European leaders set new roadmap to achieve 2030 Agenda and improve 900 million people’s health and well-being
Health leaders gather at the annual meeting of the WHO Regional Committee for Europe. In Budapest, Hungary on 11–14 September 2017 they will take decisions on health priorities that will have an impact on the health and well-being of about 900 million people in the WHO European Region, including in the European Union, central and eastern Europe, the Caucasus and central Asia.
Life expectancy has reached over 77 years on average across the Region and infant mortality is the lowest ever. However, gaps remain between countries. Life expectancy ranges from over 83 years to 71 years, and infant mortality from as low as 2 per 1000 children born alive to 22.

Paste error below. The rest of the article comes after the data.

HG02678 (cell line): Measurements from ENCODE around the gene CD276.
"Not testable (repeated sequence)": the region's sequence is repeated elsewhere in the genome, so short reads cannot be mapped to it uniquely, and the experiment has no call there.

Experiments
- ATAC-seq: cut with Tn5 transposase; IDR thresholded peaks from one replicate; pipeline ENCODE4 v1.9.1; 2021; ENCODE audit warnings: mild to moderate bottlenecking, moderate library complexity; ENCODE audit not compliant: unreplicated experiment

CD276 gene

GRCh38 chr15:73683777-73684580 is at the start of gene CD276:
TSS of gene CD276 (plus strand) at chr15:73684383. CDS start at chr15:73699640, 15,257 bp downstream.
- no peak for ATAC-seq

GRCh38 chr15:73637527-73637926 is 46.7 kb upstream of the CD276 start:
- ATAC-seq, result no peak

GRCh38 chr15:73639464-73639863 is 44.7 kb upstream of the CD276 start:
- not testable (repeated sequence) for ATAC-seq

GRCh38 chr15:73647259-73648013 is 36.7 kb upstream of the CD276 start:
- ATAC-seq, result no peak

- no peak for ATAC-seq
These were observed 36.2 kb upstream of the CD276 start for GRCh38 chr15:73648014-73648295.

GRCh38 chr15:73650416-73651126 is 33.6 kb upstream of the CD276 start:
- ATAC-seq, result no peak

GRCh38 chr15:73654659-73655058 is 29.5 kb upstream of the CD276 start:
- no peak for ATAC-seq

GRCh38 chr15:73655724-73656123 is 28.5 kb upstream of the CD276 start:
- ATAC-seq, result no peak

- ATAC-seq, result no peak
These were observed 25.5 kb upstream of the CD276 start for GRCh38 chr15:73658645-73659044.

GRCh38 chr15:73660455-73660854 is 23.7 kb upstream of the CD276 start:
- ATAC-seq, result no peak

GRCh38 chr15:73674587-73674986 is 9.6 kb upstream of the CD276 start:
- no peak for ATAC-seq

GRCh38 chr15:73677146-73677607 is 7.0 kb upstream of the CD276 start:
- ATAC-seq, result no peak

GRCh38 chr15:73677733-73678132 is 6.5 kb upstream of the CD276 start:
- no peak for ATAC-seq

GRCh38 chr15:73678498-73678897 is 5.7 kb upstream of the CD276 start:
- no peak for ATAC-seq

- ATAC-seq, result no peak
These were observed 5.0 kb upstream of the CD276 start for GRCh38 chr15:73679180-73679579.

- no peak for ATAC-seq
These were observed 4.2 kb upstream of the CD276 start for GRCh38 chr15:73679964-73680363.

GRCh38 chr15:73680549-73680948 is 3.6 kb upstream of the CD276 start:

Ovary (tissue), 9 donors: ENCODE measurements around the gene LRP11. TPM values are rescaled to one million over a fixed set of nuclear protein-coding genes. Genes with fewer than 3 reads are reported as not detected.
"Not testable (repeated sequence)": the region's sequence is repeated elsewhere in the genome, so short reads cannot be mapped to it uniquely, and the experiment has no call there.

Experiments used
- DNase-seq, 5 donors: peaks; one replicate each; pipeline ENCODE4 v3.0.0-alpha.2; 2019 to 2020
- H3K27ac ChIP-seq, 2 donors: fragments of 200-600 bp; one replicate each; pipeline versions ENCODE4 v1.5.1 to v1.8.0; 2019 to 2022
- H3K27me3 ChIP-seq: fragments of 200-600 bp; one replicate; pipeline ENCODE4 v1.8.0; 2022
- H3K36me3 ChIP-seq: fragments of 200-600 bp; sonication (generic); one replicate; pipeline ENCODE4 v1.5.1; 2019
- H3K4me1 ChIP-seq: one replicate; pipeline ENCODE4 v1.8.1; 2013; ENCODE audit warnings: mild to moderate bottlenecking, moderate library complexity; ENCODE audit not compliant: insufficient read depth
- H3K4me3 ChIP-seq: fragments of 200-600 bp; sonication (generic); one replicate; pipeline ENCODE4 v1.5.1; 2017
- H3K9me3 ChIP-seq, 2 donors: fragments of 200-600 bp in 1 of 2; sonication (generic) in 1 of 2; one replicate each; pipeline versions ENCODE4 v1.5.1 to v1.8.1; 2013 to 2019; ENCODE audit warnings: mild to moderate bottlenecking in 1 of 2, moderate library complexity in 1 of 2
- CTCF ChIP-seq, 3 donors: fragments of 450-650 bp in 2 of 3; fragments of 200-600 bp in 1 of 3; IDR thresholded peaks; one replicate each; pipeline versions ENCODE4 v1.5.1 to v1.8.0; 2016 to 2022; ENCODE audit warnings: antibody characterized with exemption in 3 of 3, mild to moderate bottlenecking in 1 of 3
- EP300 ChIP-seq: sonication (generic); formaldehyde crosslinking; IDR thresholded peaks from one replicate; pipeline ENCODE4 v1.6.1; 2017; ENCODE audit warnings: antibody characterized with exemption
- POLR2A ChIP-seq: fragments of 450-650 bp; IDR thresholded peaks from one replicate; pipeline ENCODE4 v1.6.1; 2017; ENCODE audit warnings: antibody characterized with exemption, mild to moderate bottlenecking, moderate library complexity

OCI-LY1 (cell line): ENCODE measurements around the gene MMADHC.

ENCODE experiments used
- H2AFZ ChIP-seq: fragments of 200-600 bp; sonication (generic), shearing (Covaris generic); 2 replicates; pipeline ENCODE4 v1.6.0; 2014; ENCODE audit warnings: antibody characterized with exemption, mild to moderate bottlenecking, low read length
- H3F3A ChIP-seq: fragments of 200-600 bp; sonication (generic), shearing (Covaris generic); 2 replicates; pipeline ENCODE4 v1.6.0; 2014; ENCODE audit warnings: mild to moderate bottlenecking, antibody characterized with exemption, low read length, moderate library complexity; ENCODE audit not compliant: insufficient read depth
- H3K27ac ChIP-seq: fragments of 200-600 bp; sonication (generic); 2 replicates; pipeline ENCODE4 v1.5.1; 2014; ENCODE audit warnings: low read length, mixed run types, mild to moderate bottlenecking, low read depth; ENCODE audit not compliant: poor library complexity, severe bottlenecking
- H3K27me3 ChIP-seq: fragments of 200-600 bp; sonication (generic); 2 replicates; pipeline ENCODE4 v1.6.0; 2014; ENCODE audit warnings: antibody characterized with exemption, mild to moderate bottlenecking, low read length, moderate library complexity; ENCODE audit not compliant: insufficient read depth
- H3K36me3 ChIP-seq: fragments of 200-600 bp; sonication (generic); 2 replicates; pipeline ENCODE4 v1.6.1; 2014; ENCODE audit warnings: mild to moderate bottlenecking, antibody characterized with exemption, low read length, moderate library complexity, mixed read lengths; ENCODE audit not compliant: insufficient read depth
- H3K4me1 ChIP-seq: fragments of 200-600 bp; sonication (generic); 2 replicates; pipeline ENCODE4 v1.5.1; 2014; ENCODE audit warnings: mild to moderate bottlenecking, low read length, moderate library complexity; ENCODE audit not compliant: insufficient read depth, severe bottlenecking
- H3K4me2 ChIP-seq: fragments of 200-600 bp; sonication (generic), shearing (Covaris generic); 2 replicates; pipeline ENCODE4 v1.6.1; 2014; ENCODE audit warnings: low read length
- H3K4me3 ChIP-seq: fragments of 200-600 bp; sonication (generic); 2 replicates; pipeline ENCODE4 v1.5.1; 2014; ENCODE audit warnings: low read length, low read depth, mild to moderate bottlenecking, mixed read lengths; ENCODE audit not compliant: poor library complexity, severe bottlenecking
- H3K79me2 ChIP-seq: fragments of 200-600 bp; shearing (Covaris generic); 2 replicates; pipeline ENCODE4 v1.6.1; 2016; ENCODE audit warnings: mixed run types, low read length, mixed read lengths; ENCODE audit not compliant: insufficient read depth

“As the health status of Europeans is steadily improving, we need to focus on achieving better, more equitable, sustainable health and well-being for each and every one at all ages. This is what we call universal health coverage and this is what will help us advance the Sustainable Development Agenda for health,” says Dr Zsuzsanna Jakab, WHO Regional Director for Europe. “From now on, governments will be able to use the new European roadmap to implement the 2030 Agenda, building on Health 2020, Europe’s policy framework: this gives us a common direction to better serve all our citizens’ health and well-being.”
Europe’s progress on Health 2020 promising towards achieving SDGs
In their second phase of Health 2020 implementation, countries of the Region are making progress in setting up national policies and plans that address its core values. This in turn will provide a stepping stone towards achieving the Sustainable Development Goals (SDGs) in the Region. By 2016: